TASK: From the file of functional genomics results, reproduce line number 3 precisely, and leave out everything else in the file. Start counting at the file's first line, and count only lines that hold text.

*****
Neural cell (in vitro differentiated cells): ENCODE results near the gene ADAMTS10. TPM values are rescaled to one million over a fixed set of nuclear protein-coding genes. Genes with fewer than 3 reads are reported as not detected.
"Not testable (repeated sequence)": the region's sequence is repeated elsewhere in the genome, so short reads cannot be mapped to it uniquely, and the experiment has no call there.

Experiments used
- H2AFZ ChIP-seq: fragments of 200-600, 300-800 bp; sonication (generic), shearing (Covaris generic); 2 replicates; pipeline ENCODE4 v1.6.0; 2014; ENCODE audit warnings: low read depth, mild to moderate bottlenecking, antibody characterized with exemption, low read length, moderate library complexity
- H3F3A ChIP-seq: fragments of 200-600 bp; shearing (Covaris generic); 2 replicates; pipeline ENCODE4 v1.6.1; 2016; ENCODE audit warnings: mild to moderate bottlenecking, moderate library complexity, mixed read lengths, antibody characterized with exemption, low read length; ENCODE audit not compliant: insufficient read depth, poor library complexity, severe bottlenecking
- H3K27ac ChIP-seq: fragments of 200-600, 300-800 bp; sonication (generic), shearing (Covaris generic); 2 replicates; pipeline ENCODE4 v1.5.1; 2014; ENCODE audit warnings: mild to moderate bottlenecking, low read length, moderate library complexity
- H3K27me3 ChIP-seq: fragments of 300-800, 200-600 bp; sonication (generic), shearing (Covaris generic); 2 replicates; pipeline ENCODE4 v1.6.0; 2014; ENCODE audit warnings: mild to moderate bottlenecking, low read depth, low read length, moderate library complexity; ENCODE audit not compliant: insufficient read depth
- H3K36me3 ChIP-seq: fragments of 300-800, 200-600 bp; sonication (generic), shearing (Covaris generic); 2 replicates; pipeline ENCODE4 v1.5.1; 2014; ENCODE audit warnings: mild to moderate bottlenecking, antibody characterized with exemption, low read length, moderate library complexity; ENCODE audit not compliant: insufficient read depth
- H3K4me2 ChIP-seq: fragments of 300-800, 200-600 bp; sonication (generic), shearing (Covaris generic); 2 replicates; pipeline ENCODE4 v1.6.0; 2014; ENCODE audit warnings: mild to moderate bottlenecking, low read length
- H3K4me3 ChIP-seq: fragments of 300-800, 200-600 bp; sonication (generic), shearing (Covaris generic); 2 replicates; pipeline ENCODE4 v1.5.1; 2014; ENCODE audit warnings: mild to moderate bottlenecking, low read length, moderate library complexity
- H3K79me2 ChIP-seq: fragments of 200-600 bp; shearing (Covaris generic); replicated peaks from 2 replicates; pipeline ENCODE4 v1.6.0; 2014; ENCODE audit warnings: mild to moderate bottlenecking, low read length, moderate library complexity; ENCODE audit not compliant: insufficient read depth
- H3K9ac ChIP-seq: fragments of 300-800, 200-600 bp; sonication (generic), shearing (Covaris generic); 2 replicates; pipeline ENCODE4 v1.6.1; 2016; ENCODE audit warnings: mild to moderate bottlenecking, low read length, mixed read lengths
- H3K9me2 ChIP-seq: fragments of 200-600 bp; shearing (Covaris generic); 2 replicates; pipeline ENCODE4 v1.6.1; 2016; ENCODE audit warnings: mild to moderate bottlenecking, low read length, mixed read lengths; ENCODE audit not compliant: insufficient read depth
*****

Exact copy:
Experiments used